Olanguagesne of the new features alongside the auto-update feature in WordPress 3.7 is support for “language packs”. More info about these will be coming out eventually, along with new tools for plugin and theme authors to use to manage this system (or to not have to micro-manage it, rather). A lot of this feature is yet to be implemented on WordPress.org, but the core support for it is in WordPress 3.7.

In order to use it most effectively, there’s a few ground rules that you, as a plugin or theme author, need to follow. Fortunately, they’re pretty simple.

Text-domains = the plugin/theme slug

Firstly, for language packs to work, your text-domain must be identical to the plugin or theme’s slug.

What’s a “slug”? Good question. If you examine the URL of your plugin or theme on WordPress.org, you’ll find that it looks like this:




That “some-text-here” part is the slug. It cannot be changed by the plugin or theme author once the entry is created for it in the WordPress.org directory. It is a unique item to plugins/themes, and that’s how WordPress.org will be managing and naming the language files.

Therefore, your “text-domain” must be the same as that slug. In all your translation function calls, the text-domain must be there, it must be a plain string, and it must be identical to the slug of your plugin or theme on WordPress.org.


For translation to be most effective for your plugin/theme, you need to include a header in it that you may not be including:

Text Domain: put-the-slug-here

This “Text Domain” header is read and used to load your language pack files even when your plugin is not activated. This allows the headers of the plugin (like the description and such) to be translated properly when the plugin is displayed on the Plugins/Themes screen. So your international users will be able to read that text too, before ever using the code.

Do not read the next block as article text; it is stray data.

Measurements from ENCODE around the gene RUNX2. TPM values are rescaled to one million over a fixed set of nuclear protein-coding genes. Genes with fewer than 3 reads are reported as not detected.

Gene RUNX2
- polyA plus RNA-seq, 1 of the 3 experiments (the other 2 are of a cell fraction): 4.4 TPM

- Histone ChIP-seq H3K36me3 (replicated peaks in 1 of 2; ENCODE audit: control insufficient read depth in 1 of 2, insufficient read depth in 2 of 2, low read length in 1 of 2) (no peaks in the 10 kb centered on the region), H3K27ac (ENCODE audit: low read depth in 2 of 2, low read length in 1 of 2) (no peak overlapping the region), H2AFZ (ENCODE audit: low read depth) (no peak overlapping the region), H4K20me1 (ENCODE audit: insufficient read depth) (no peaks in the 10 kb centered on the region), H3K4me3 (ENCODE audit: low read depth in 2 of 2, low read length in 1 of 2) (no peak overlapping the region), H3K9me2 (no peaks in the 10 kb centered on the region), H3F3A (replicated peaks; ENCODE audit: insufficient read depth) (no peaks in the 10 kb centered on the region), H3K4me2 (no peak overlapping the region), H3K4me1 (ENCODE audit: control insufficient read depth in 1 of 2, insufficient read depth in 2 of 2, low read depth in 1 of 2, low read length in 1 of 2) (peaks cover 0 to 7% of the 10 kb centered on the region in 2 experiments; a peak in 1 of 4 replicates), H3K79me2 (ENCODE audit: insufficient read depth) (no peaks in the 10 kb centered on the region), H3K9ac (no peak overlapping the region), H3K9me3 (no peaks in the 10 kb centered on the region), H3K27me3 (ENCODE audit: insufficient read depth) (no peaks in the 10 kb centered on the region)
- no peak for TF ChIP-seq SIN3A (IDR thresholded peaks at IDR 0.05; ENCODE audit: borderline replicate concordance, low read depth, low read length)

If you want to include your own translation files instead of using the language pack system, then this still works. The core code will look for the relevant *.mo translation files in the plugin’s directory. If you use a subdirectory, like “/languages”, then you can use a header like the following:

Domain Path: /languages

Note that the Domain Path for plugins defaults to the plugin’s own root directory, but the Domain Path for themes defaults to “/languages” to begin with. If the default works for you, then you do not need to have this header at all.

Also note that if a language file is not found for a particular configuration, then WordPress 3.7 will fall back to using the language pack system to attempt to find it. So if you only include, say, 3 languages, and there are language packs for 4 more, then those 4 more will still work.

Speaking of configuration,

Function calls: load_plugin_textdomain or load_theme_textdomain

Here is how to properly call them, with the Headers you’ll need included for good measure:

If you want to allow for translation MO files in the plugin’s own directory: